Newly identified factors cause adipose tissue to malfunction in the presence of excess fat and may play a role in obesity-related disorders, report researchers from Finland (Pietilainen KH et al. PLoS Biol. 2011;9:e1000623). Adipose tissue, the main storage site for excess body fat, has a finite capacity to expand. Once this limit is exceeded, lipids are deposited in organs such as the liver, muscle, and pancreas, causing metabolic disease.
In the study, an analysis of the lipid composition of adipose tissue in pairs of monozygotic twins in which one twin was lean and the other obese but still metabolically healthy showed that composition of membrane phospholipids differed between the lean and obese twins. The researchers hypothesized that in obese individuals, changes in membrane lipid composition may be an adaptation to adipose tissue expansion that occurs to preserve the physical properties and function of the membranes. However, this protection comes with the cost of increasing vulnerability to inflammation, which can lead to metabolic disorders such as high blood pressure and diabetes.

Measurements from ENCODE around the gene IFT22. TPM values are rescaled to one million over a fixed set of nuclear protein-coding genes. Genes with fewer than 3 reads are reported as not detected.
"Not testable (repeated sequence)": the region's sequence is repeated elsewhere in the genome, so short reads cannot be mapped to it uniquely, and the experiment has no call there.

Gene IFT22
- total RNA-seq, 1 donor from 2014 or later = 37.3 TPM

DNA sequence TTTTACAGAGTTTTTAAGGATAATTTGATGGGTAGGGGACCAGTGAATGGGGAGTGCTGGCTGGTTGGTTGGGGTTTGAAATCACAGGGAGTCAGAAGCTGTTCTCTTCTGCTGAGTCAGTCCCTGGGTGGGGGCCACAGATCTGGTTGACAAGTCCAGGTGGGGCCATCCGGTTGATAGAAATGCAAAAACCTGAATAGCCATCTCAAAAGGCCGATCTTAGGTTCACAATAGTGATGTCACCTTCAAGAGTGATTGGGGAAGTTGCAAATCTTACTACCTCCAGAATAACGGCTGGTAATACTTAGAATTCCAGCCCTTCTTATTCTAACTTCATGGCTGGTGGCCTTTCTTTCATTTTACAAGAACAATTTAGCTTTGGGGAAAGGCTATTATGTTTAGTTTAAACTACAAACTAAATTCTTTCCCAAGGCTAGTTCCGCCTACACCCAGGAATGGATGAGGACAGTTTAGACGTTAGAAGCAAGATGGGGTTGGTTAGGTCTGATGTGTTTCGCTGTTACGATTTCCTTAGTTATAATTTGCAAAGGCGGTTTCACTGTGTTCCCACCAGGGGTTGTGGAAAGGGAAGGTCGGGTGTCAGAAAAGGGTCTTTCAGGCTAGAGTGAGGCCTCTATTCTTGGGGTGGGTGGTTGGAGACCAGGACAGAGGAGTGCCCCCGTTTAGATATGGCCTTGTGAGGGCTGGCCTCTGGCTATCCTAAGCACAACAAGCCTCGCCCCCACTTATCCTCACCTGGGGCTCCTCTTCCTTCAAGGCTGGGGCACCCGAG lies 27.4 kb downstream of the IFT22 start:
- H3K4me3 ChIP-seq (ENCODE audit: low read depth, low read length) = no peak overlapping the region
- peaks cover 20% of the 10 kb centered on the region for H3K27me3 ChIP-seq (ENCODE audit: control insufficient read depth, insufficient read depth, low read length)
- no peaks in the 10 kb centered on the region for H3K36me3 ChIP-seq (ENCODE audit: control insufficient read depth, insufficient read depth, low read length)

Friedrich MJ. Lipid Remodeling and Obesity. JAMA. 2011;306(3):257. doi:10.1001/jama.2011.962